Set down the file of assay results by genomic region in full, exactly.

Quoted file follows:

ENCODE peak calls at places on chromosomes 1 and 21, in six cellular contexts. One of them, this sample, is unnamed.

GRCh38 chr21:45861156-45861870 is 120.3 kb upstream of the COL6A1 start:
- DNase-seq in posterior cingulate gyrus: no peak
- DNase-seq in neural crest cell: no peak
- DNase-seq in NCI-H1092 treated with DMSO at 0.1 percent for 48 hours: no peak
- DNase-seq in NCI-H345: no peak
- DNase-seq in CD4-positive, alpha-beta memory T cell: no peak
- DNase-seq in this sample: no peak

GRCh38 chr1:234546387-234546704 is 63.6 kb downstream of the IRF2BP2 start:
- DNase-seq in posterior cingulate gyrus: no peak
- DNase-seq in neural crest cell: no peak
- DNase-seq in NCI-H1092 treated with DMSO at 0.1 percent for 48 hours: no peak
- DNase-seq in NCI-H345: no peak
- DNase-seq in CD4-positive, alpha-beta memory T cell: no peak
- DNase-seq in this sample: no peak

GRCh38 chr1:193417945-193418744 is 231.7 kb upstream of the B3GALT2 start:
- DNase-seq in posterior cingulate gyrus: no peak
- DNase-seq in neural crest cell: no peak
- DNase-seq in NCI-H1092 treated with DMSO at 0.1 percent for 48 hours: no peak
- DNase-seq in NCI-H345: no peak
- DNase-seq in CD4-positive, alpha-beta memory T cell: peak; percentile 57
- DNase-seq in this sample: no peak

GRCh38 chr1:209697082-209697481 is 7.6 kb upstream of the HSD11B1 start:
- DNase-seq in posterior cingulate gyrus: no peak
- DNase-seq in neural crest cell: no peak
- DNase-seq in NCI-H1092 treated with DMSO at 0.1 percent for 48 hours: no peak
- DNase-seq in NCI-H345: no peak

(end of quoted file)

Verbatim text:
ENCODE peak calls at places on chromosomes 1 and 21, in six cellular contexts. One of them, this sample, is unnamed.

GRCh38 chr21:45861156-45861870 is 120.3 kb upstream of the COL6A1 start:
- DNase-seq in posterior cingulate gyrus: no peak
- DNase-seq in neural crest cell: no peak
- DNase-seq in NCI-H1092 treated with DMSO at 0.1 percent for 48 hours: no peak
- DNase-seq in NCI-H345: no peak
- DNase-seq in CD4-positive, alpha-beta memory T cell: no peak
- DNase-seq in this sample: no peak

GRCh38 chr1:234546387-234546704 is 63.6 kb downstream of the IRF2BP2 start:
- DNase-seq in posterior cingulate gyrus: no peak
- DNase-seq in neural crest cell: no peak
- DNase-seq in NCI-H1092 treated with DMSO at 0.1 percent for 48 hours: no peak
- DNase-seq in NCI-H345: no peak
- DNase-seq in CD4-positive, alpha-beta memory T cell: no peak
- DNase-seq in this sample: no peak

GRCh38 chr1:193417945-193418744 is 231.7 kb upstream of the B3GALT2 start:
- DNase-seq in posterior cingulate gyrus: no peak
- DNase-seq in neural crest cell: no peak
- DNase-seq in NCI-H1092 treated with DMSO at 0.1 percent for 48 hours: no peak
- DNase-seq in NCI-H345: no peak
- DNase-seq in CD4-positive, alpha-beta memory T cell: peak; percentile 57
- DNase-seq in this sample: no peak

GRCh38 chr1:209697082-209697481 is 7.6 kb upstream of the HSD11B1 start:
- DNase-seq in posterior cingulate gyrus: no peak
- DNase-seq in neural crest cell: no peak
- DNase-seq in NCI-H1092 treated with DMSO at 0.1 percent for 48 hours: no peak
- DNase-seq in NCI-H345: no peak